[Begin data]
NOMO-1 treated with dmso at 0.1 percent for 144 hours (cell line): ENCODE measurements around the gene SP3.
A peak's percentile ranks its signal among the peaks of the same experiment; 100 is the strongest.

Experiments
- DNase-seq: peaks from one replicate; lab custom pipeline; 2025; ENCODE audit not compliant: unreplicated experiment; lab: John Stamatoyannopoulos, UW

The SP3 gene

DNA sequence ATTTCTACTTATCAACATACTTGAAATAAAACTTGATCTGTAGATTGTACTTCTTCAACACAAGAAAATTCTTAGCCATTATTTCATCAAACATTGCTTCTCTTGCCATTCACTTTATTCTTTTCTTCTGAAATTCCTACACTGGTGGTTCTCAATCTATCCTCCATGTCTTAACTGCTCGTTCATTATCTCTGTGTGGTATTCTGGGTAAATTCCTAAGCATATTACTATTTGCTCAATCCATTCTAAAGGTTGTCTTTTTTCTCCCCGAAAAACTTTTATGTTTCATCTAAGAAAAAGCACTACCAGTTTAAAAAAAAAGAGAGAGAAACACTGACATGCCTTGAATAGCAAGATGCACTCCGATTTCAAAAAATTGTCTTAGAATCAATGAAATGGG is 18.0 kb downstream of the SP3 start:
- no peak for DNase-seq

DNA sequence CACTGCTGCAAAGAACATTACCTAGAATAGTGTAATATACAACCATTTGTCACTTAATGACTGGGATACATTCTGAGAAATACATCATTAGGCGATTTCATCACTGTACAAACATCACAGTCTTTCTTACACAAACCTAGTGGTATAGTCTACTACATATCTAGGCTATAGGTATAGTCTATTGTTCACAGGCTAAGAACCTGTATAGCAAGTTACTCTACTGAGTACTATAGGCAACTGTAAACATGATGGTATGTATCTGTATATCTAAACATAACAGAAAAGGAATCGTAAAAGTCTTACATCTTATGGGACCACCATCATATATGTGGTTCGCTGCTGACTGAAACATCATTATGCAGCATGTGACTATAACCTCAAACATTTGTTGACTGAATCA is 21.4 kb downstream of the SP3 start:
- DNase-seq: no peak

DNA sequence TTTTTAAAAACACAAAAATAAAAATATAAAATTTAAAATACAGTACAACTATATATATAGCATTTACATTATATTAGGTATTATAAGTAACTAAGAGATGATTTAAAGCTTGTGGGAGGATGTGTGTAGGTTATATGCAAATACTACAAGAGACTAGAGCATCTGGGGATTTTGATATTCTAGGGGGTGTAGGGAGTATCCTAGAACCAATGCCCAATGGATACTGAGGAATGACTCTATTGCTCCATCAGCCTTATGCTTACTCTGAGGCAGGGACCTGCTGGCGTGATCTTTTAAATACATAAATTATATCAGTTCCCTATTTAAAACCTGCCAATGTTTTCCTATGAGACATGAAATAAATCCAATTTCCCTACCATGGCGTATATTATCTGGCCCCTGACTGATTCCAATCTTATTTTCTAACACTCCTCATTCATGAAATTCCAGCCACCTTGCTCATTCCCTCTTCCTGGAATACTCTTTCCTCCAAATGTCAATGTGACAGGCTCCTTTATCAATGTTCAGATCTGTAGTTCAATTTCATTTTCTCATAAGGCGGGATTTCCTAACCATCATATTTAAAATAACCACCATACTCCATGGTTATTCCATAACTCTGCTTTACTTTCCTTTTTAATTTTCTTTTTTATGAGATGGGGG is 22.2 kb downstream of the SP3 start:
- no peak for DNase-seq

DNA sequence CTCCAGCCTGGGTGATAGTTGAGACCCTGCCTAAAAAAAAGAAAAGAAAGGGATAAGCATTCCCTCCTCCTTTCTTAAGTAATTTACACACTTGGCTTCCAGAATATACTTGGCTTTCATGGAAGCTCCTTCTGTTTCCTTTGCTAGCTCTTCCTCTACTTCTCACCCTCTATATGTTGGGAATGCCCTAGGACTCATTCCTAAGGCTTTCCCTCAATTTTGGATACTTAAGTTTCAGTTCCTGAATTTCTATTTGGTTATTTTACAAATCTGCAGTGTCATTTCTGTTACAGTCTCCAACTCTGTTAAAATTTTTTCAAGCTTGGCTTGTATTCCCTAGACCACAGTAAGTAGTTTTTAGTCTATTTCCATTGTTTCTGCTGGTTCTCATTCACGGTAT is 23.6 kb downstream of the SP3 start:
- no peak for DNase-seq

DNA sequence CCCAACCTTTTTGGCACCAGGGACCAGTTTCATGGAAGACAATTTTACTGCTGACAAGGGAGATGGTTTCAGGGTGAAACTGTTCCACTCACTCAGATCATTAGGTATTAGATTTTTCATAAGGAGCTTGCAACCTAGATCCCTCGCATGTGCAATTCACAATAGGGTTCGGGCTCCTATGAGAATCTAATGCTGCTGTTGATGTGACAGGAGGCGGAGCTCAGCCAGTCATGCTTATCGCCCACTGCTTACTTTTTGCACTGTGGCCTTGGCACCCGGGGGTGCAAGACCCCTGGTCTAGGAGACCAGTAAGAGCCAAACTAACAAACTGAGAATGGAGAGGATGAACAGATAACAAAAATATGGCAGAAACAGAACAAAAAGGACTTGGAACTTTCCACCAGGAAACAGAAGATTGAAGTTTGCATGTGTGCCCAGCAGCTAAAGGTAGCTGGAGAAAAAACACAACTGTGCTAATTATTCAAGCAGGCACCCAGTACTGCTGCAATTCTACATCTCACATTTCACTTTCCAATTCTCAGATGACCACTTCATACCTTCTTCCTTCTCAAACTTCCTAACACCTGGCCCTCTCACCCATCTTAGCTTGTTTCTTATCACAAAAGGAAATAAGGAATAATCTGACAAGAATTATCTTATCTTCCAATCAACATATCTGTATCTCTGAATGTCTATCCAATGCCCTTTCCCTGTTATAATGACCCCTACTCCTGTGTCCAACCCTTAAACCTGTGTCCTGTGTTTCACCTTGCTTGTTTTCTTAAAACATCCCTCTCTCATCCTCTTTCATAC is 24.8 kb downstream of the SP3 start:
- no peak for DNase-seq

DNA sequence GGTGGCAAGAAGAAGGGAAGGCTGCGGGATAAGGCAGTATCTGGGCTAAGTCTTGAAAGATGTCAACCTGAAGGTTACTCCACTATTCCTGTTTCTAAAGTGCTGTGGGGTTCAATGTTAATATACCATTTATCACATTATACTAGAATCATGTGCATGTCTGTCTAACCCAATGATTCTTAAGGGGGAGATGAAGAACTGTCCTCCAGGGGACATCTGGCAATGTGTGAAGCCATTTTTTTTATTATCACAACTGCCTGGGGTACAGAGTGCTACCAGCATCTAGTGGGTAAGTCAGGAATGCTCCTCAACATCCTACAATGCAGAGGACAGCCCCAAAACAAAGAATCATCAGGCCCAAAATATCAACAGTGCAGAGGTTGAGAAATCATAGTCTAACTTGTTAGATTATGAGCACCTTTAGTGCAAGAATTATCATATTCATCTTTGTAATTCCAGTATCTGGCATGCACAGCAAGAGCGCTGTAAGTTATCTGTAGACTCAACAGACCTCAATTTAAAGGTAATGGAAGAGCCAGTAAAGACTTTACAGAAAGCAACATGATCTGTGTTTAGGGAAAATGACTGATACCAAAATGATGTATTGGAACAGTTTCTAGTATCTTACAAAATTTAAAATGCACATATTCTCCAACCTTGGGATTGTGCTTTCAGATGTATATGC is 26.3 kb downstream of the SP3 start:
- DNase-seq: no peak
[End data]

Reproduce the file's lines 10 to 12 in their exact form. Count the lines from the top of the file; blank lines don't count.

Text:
DNA sequence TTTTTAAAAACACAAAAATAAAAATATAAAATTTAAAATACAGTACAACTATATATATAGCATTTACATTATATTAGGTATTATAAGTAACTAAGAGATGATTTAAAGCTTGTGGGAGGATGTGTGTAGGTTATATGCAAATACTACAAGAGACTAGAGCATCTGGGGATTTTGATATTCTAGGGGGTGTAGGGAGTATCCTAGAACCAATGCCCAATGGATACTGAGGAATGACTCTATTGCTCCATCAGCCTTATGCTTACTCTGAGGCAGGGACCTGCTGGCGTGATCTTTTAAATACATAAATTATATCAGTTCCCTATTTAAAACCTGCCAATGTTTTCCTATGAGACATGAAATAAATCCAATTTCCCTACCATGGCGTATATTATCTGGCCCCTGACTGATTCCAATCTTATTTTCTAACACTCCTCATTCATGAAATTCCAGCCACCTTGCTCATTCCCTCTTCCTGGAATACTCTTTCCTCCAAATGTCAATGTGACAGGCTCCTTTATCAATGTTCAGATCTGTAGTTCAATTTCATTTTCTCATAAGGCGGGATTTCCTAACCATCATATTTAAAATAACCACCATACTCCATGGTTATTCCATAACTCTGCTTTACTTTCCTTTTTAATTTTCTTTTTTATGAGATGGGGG is 22.2 kb downstream of the SP3 start:
- no peak for DNase-seq

DNA sequence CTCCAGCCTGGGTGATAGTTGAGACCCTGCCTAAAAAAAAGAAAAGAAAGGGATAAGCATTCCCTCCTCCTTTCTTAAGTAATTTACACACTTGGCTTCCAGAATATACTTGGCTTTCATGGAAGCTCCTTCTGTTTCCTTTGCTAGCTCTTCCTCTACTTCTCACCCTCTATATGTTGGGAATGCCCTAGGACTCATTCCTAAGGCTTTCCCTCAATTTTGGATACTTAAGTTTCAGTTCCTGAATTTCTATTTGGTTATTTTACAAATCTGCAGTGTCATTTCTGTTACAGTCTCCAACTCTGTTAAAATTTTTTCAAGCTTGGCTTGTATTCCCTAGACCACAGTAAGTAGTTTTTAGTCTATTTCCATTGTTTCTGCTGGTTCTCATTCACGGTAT is 23.6 kb downstream of the SP3 start: